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Obsessive Anxiety Disorder - Obsessive Compulsive Disorder

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Obsessive anxiety disorder is defined as an extremely serious anxiety related condition, where an individual experiences frequent intrusive thoughts that cannot be repressed, often then followed by compulsive repetitive actions to alleviate the anxiety caused by the thoughts and significantly interferes with everyday normal life (OCD, n.d.).

It’s not known what exactly causes OCD to develop for example personality, stress, genes, brain changes, life changes, and ways of thinking are all thought to play a part. Its estimated around 1 in 50 people male or female will suffer at some point in their life, Different treatments have been developed over the years to try and cure the disorder but it remains to this day still an extremely difficult disorder to treat (RCPSYCH, 2014).


 Sigmund Freud (1856 – 1939) who interpreted obsessions and compulsions as unconscious conflict and dominated early OCD treatments with his talking therapies however these were unsuccessful treating the disorder, Behaviourists dissatisfied with the Freudian theories believed that obsessions and compulsions were caused by fear, avoidance and conditioned responses which resulted in exposure and response therapies. Cognitive behavioural therapy was then developed from behavioural and cognitive approaches to challenge and change the thoughts and behaviours and remains the most common form of treatment for OCD today.

Freud’s psychodynamic approach believes that OCD sufferers become fixated in the anal psychosexual stage of personality development as a child therefore obsessions and compulsions are ego defence mechanisms of unconscious conflict that they may be trying to repress. Freud (1909) supported his theory with the case study ‘rat man’ Freud deduced that his unconscious mind wanted to hurt his father thus developing defence mechanisms in the form of compulsions. From a psychodynamic approach there is some evidence that childhood trauma can cause OCD although this can be explained via a behavioural and cognitive approach as well, however there is limited case studies to generalise it to a wider population.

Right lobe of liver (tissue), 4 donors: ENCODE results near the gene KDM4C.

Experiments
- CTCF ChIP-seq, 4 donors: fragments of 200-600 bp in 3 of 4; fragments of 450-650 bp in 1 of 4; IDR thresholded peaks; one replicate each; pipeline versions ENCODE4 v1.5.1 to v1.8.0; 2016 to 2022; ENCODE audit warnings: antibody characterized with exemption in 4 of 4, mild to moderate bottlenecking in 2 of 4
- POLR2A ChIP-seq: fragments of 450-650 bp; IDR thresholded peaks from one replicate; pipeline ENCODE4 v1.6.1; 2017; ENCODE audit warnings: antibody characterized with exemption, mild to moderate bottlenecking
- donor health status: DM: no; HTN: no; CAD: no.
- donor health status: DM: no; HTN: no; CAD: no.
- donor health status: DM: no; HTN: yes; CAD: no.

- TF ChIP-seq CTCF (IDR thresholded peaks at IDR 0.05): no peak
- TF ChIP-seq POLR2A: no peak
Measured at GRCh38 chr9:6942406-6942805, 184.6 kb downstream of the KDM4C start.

Psychoanalysis treatments include ink blots, dream analysis and free association with a therapist which are insight oriented therapies, designed to bring unconscious thoughts to consciousness in order to deal with repressed thoughts and memories, this treatment has been largely discounted due to its expensive and lengthy process which can last several years and the patient must be highly motivated, it’s also difficult to compare success rates as it lacks any empirical evidence to support the theory.


The cognitive approach believes that OCD sufferers have faulty ways of thinking at an extreme level, sufferers cannot ignore the thoughts and develop compulsions to neutralise them. Rachman (2004) case study shows how OCD sufferers develop hypervigilance and Sher et al (1983) study also found that OCD sufferers showed memory deficiency, consequently supporting the cognitive approach to OCD. The cognitive theory is reductionist as it focuses on faulty thinking although it does combine behavioural strategies in treatments and explains why those with poor memory may be susceptible to OCD.


Cognitive therapy treatment involves working with a therapist with the aim to identify, challenge and change the faulty thoughts to more accurate and positive ones. Studies show the most effective treatment is cognitive behavioural therapy which also addresses the behaviours as well as the thoughts by completing behavioural experiments to determine if their thoughts are accurate and rational. Studies also show that it can also change the activities in the brain and as such retrain the brain to a new way of thinking.

For cognitive therapy to work patients must be motivated and willing to discuss their obsessions and compulsions therefore a good relationship is essential with their therapist. Empirical evidence backs up the theory with reliable and accurate studies such as Wilhelm et al (2005) found the therapy significantly successful in 15 patients over a period of 14 week using only cognitive therapy, treatment however is reductionist as it concentrates on internal cognitions, however when combined with behavioural therapy it counteracts this limitation. Sufferers may also relapse once treatment has been completed but cognitive behavioural therapy has addressed this issue by teaching coping methods for the future.



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